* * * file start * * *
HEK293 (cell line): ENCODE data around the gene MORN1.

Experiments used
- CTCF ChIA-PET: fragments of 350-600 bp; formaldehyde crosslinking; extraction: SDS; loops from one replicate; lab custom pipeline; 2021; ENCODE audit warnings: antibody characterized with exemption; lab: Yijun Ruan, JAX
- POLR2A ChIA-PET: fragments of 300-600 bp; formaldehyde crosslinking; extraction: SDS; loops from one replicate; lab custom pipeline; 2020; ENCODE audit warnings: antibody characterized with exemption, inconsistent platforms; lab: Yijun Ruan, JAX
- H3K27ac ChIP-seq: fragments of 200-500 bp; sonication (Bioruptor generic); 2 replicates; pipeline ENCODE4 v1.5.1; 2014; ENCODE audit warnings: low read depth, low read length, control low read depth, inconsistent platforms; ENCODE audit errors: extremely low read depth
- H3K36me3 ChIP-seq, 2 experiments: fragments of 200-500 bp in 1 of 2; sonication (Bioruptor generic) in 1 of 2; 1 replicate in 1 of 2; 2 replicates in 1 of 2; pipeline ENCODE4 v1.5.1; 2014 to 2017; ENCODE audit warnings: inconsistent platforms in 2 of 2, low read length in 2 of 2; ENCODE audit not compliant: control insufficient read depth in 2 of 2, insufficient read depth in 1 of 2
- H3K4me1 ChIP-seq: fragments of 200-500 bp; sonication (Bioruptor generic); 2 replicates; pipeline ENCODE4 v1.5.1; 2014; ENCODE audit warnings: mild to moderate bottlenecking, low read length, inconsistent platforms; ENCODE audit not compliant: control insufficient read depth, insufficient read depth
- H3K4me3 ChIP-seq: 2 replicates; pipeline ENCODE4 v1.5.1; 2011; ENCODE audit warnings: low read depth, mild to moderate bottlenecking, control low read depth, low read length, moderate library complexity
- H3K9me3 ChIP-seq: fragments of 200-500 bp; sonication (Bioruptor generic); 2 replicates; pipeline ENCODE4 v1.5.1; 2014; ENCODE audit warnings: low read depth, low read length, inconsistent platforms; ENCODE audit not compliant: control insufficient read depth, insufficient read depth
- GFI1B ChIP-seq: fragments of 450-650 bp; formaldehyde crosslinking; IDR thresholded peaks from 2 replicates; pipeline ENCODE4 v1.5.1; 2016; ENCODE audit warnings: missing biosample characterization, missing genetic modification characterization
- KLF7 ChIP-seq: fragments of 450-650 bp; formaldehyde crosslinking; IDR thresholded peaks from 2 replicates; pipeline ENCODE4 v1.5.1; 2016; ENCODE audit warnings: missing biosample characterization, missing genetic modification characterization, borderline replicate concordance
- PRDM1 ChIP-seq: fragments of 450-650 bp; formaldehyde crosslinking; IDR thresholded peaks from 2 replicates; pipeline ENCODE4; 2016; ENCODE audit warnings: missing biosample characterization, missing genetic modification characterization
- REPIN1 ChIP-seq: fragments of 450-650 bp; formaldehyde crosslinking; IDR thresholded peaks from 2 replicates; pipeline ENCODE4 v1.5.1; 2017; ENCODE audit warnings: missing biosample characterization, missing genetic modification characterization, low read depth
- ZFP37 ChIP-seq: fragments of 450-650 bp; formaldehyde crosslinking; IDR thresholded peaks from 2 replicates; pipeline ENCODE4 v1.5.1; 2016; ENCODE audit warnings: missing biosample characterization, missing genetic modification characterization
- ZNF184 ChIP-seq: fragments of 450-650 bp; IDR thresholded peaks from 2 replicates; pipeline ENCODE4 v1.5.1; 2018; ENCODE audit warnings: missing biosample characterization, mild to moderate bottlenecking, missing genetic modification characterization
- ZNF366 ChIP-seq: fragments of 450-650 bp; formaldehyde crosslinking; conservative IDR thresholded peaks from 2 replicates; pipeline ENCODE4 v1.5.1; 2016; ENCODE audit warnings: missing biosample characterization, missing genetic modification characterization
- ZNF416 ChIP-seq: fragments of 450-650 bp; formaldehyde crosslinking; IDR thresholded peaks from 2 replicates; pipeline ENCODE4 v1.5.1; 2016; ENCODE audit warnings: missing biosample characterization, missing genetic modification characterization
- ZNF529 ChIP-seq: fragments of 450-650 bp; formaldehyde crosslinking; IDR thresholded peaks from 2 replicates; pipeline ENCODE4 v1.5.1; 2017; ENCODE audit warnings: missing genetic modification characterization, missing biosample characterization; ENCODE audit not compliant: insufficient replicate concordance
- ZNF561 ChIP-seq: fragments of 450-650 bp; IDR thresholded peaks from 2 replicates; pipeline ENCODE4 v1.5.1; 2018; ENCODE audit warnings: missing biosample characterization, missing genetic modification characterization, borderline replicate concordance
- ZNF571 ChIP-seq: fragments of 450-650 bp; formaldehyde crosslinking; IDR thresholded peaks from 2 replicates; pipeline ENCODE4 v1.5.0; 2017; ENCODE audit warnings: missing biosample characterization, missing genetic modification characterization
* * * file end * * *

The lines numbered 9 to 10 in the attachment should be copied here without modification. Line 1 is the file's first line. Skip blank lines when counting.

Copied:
- H3K9me3 ChIP-seq: fragments of 200-500 bp; sonication (Bioruptor generic); 2 replicates; pipeline ENCODE4 v1.5.1; 2014; ENCODE audit warnings: low read depth, low read length, inconsistent platforms; ENCODE audit not compliant: control insufficient read depth, insufficient read depth
- GFI1B ChIP-seq: fragments of 450-650 bp; formaldehyde crosslinking; IDR thresholded peaks from 2 replicates; pipeline ENCODE4 v1.5.1; 2016; ENCODE audit warnings: missing biosample characterization, missing genetic modification characterization